Fraser said that the person on the chopping block is retiring and that the city will simply not fill that position.
But according to a flyer circulated by Firefighter Jacob Larrabee, "The loss of this position will not only result in a reduction of current services the department provides, but will limit the ability to respond to simultaneous calls resulting in delayed responses or relying on mutual aid in addition to putting our residents and firefighters at risk."
The flyer, paid for by the Montpelier Career Firefighters IAFF Local 2287, says that the cost of keeping this firefighter position filled will increase the tax rate by just two-thirds of one cent.
That's for an entry-level firefighter presumably making about $35,000 a year plus benefits, for a total taxpayer cost of about $55,000 a year. One-cent on the property tax rate generates $83,150 in revenue.
That's assuming the firefighter doesn't work any overtime.
The retiring firefighter is Mark Tillinghast. According to the 2012 Montpelier annual report, Tillinghast was paid a salary of $62,120.
Setting the cost aside, firefighters are arguing that call volume has continued to increase at a rate of 3 percent a year, yet staffing is now at the lowest in the history of the department.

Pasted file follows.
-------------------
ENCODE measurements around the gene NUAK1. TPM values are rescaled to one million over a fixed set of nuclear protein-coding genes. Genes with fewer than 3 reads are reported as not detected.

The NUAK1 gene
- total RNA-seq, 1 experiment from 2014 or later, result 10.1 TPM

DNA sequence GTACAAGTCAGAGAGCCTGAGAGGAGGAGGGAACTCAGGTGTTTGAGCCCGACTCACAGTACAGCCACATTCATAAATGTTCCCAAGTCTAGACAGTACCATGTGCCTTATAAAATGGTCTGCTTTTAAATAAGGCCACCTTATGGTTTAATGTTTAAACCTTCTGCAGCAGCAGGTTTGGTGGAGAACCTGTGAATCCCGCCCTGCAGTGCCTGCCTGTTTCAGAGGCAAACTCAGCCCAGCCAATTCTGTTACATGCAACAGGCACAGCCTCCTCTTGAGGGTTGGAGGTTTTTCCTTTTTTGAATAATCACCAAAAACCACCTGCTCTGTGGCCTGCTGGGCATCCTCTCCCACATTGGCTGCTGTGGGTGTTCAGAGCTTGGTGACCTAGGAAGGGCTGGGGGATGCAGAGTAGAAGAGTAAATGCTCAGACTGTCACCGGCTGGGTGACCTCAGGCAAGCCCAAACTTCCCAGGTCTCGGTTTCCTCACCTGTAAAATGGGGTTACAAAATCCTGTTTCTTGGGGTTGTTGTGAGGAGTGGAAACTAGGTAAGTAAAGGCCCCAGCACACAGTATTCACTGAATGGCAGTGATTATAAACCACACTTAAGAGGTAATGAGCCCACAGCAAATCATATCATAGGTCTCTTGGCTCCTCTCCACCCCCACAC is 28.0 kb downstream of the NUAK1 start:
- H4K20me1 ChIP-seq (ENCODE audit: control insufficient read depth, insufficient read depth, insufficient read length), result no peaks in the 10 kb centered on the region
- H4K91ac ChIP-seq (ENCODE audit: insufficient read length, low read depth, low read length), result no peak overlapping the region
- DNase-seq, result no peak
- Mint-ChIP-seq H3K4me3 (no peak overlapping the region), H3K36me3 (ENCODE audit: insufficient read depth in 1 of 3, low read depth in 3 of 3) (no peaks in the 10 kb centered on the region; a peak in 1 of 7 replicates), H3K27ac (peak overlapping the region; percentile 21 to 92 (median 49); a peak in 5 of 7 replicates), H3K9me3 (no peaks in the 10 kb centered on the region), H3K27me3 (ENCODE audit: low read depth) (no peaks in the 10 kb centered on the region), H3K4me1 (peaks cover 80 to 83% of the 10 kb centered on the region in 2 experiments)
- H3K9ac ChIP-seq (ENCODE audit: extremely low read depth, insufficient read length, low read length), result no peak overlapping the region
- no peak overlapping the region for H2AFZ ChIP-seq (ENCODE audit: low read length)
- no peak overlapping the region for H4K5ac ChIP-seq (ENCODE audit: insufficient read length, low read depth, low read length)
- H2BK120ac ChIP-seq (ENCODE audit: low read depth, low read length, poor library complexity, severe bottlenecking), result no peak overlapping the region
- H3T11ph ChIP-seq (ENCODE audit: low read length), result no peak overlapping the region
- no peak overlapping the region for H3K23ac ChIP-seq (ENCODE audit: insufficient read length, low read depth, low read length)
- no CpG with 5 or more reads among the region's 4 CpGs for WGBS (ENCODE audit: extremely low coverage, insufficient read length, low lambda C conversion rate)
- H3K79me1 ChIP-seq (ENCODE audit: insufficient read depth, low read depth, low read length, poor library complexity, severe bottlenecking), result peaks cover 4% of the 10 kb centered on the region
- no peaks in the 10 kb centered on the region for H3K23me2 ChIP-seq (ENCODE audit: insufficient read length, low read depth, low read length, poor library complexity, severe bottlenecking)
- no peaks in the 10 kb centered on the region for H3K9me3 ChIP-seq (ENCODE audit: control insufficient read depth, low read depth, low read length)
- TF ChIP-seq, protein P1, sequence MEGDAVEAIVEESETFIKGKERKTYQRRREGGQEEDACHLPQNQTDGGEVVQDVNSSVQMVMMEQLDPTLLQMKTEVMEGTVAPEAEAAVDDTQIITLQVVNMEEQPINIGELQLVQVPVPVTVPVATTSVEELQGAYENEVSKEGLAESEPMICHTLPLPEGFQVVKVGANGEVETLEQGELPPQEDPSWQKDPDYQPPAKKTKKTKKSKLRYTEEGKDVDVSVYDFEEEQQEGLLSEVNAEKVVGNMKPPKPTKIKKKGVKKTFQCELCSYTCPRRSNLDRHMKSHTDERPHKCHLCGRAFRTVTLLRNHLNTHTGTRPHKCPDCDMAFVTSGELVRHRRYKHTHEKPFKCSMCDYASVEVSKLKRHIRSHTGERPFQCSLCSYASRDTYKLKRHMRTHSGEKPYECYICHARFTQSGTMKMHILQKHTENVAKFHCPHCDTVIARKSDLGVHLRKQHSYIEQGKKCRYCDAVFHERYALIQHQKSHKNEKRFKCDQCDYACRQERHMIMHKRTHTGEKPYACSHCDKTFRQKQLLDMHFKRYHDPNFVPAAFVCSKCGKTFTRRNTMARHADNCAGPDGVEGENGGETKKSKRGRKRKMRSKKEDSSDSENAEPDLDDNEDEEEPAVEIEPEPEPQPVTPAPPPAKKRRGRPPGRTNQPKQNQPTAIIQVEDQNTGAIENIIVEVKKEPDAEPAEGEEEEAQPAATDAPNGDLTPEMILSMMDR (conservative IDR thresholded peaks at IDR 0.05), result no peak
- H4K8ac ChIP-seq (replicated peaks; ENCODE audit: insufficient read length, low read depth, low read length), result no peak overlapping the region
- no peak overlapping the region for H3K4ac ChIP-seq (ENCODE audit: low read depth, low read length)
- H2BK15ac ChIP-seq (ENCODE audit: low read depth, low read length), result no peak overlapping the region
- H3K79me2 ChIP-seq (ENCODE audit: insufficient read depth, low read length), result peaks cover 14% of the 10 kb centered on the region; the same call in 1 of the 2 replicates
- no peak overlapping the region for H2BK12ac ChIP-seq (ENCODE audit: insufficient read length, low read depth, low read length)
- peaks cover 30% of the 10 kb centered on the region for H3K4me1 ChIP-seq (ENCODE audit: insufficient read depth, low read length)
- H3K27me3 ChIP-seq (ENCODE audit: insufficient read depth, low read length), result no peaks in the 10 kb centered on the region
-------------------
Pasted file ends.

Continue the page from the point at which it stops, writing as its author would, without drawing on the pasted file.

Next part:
"By not filling this spot," Larrabee said, "it will be one more night shift that we are staffed below (National Fire Protection Association) national minimum standards."
Doing so means potentially longer response times.
Larrabee said that the current response time is three minutes in Montpelier. With one less firefighter, responding to multiple calls could force Montpelier to rely on mutual aid, which means a 12 minute response time.
Firefighters are asking Montpelier residents write or call city councilors and Mayor John Hollar, and to tell them to keep the firefighters.
The City Council will be holding its first public hearing on the fiscal year 2014 budget on Wednesday January 9.
Source: "Montpelier Firefighters Fight Staff Cut." Voice of Montpelier. Jan. 7, 2013.